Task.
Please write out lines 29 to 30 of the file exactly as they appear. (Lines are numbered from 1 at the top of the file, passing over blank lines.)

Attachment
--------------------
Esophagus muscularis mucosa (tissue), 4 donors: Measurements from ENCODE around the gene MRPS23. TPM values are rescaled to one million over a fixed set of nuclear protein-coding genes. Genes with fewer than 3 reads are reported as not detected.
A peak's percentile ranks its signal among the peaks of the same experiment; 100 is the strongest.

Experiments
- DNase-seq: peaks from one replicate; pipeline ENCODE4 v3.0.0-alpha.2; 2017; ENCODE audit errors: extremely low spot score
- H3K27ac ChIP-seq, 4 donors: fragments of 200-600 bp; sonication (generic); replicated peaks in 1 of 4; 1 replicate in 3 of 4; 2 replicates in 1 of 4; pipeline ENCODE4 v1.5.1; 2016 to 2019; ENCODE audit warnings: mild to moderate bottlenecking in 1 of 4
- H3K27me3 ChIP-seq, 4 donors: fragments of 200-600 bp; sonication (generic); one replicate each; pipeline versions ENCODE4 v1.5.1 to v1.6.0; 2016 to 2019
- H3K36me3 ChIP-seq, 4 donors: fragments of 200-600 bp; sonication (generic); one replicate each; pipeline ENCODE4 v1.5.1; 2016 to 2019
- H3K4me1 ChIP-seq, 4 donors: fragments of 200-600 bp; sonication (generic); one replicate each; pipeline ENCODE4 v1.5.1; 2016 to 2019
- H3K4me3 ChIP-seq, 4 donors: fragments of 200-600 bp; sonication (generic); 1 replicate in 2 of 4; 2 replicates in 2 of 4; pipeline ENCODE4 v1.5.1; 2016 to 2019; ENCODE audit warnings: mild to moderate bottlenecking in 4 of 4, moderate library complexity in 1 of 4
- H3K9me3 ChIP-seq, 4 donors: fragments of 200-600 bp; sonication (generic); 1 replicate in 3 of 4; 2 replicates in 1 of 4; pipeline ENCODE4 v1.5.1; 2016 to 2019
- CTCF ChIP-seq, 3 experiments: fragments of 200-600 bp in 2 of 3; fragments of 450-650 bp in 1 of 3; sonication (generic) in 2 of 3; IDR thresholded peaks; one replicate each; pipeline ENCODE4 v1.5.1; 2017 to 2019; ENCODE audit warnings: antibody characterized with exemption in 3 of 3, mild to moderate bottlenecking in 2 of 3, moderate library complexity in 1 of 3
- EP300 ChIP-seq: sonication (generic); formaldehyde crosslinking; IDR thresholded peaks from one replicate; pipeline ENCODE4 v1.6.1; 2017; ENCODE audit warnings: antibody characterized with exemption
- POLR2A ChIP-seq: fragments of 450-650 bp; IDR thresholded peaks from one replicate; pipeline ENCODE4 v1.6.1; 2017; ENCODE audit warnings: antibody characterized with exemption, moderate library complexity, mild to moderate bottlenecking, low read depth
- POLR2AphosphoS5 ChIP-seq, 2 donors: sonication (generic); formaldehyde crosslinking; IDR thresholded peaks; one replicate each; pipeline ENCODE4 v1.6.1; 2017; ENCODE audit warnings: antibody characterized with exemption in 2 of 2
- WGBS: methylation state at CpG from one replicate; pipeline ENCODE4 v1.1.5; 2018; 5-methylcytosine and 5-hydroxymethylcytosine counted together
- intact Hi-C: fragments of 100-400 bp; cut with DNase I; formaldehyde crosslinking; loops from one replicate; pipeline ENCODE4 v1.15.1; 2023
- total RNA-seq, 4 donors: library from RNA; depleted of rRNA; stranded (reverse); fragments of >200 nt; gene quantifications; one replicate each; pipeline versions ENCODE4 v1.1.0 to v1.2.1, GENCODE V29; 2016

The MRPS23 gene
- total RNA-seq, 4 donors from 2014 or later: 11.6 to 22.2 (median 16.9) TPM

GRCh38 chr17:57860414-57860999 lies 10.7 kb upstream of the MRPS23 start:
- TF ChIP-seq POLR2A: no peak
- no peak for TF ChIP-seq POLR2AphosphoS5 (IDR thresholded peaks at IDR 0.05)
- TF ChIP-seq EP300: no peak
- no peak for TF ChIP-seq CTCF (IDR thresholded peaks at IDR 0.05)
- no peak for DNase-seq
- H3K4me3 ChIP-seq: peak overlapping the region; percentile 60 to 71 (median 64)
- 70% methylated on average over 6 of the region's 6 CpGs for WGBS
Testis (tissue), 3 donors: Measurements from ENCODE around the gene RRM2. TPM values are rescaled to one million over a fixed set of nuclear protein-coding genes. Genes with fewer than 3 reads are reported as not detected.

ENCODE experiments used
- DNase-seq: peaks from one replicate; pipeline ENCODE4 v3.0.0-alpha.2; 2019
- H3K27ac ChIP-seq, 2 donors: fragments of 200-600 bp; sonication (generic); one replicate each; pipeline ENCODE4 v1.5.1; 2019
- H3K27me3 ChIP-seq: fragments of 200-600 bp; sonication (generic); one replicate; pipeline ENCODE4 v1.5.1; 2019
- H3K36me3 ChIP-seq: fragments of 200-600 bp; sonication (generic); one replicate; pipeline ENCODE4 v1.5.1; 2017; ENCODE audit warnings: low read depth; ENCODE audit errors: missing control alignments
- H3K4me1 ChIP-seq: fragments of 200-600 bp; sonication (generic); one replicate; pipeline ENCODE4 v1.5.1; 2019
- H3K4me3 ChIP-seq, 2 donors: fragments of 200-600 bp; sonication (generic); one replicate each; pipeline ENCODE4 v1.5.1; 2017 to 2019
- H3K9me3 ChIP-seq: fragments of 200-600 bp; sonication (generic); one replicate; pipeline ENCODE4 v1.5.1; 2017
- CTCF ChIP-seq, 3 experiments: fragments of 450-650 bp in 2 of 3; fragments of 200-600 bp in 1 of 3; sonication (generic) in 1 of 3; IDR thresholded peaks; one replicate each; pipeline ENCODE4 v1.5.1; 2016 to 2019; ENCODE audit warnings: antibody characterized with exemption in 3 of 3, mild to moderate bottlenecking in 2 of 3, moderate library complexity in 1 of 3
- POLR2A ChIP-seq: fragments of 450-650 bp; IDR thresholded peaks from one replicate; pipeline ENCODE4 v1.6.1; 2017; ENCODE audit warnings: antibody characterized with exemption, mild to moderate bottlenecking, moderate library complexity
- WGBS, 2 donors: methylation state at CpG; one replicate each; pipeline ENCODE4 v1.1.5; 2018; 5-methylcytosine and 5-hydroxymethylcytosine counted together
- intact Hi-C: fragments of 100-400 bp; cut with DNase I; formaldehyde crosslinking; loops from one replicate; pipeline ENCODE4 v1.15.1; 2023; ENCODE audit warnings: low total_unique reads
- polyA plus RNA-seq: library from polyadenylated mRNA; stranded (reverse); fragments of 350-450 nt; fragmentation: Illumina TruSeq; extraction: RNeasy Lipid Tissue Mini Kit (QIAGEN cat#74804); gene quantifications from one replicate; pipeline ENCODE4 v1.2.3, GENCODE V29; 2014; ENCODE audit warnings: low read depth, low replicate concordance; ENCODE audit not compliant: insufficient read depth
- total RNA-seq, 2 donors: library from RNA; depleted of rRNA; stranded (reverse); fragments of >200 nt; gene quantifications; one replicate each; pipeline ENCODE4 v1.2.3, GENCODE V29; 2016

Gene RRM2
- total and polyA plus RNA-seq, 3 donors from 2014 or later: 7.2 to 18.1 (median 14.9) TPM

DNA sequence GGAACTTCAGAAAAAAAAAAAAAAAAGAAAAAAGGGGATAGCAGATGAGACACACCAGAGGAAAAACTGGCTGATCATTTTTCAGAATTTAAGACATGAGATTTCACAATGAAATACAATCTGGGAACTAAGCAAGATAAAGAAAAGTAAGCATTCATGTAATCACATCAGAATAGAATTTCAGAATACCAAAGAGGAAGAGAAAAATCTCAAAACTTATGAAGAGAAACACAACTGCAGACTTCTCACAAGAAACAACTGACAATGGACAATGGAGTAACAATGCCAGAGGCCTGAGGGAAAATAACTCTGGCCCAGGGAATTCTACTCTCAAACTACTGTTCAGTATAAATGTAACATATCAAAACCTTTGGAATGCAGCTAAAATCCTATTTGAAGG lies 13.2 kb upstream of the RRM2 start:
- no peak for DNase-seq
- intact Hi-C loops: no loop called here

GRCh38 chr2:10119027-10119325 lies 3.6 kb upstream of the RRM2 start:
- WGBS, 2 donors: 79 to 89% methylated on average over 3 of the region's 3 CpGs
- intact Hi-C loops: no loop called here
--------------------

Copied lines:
ENCODE experiments used
- DNase-seq: peaks from one replicate; pipeline ENCODE4 v3.0.0-alpha.2; 2019